I think it’s a very complex process. You know, we’ve talked earlier about growth hacking, growth marketing, and all that stuff. I think what people see is, you know, they want to experiment. Everyone wants to experiment and everyone is going to try to launch new things and do different tactics.

I think our entire discussion is mainly about creating a growth team. It’s about finding where you can have the most impact, generating quick wins so that you can show to the organization and board of directors and VPs and everyone in the organization that you can have impact. It’s about showing that you – you alone or a small pool of people – can have impact on the business.

As soon as you show to everyone that you can have impact by launching experiments, you can then start with a small pool of people, generally promoting a few people from the organization, probably the same ones that already participated in these experiments, and then you can expand from this.

Let’s say you are the growth manager, a designer, and an engineer. You start experimenting by finding these high-impact areas, launching experiments. You’re getting these quick wins and then you can expand on that group of people.

If, for instance, you see that design is your main goal, you can basically hire one more designer and start moving more quickly through the experimentation cycle. That’s basically then all about brainstorming ideas for experiments, launching more of them, and making sure that you’re having positive results on your bottom line.

Growth Hacking Geniuses - Jordan Benjamin - Visual Summary

Jordan Benjamin

How Did You Start Your Journey in Growth and Digital Marketing?

Well, you know, I initially wanted to be a lawyer and found out that that didn’t really align with what I wanted to do. And so, in school, I changed my major to business and then just kind of got aligned with a few folks that were doing different startups in kind of the early stages.

And so, my junior and senior year in college, I went to work for a friend’s company. I think it was maybe the fifth employee. I was an intern doing sales for them. We really had to kind of just start thinking about how do you bring digital marketing? How do you find your list of prospects?

From there, that kind of got me started on that path of really wanting to work with startup companies – being able to kind of see how does everything work internally. And so, it really kind of just got me started on that path and connected into the startup kind of mindset and group of folks.

There’s a really good community of startups in Boulder, Colorado, where I’m originally from. So, I was out there for about five, six years, working with startups. And then, I actually moved up to Boston to join on HubSpot to kind of watch how a startup moves from startup into public company. I got here and got to watch the IPO and got to watch us kind of move and then got me thinking about how do I start my own projects or business trying to drive growth as well.

What Problems Have You Solved for Customers?

A lot of the time, it’s about how to get new customers. How do you drive growth? How do you drive growth efficiently? How do you stay motivated? How do you prospect? How do you really bring more data to the table?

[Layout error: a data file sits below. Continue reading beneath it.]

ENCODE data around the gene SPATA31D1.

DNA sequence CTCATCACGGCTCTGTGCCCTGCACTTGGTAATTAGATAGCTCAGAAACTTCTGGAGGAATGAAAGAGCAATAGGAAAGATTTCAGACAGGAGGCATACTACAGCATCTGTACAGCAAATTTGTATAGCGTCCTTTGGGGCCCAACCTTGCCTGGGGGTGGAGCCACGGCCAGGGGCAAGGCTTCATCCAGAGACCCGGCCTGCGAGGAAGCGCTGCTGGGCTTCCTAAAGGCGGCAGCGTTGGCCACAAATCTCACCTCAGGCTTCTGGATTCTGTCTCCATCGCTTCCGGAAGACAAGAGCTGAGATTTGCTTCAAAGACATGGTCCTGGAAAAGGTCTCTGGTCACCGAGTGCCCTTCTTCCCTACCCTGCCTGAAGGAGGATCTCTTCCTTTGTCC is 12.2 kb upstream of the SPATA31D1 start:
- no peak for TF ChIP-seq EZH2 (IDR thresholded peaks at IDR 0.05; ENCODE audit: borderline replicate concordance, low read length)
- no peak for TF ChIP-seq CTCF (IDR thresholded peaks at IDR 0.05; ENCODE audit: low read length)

One of the things that I love about digital marketing is we can really look at analytics and very easily measure – not what just drives a new hit or visitor to my website but what actually turns somebody into a customer? How do they move through that process and how do we leverage data?

As a startup or as a young company or as anybody, really, how do we really use that data to say, “Well, what’s the most efficient? Where should we spend our time? What drives the best ROI?” And so, that’s where most of the companies I’ve been working for it’s how do we drive a more effective cost per lead or how do we actually bring data to understand what drives people through our sales funnel more effectively?

Now, I’m starting to work with companies to think about how do we lead more intentionally, how do we perform at our best as humans? Really kind of start bringing all those pieces together to really bring a kind of whole person/company/organization into the ecosystem.

What Are Your Top 3 Pieces of Advice for Growth Marketing?

I think, when you’re trying to approach growth, you’ve got to be able to put yourself in the shoes of your ideal customer or prospect. The word that we’ve been using a lot lately is empathy. How do you empathize with that prospect?

You go beyond just thinking about what do they want. You think about what do they really care about? What do they struggle with? What can you actually bring to the table that adds value?

When you think about “what does this person want to achieve?” then you can build resources, you can build content, you can build answers to their questions that they might be asking online or other places.

Really, what you do is you build trust, you build value, you build credibility before you ever ask for their dollars. And so, I think that kind of encompasses probably all three. How do you put yourself in the shoes of your prospect? How do you really understand them so you can lead with building trust so you can build credibility so you can really then measure everything that works? And see what works most effectively and then spend your time in those areas?

What Are the Top 3 Mistakes to Avoid When Doing Growth Marketing?

The one that I see continuously, I was working with a small business owner last week on this, he was starting to go and try and prospect and try

and get in front of more potential customers. The email that he started sending says, “I saw this. I want to know about this. I want to hear other things.”

And so, it’s really critical to think about how do you focus on that prospect? How do you talk about what they want and what’s really important to them? Because that’s what grabs attention.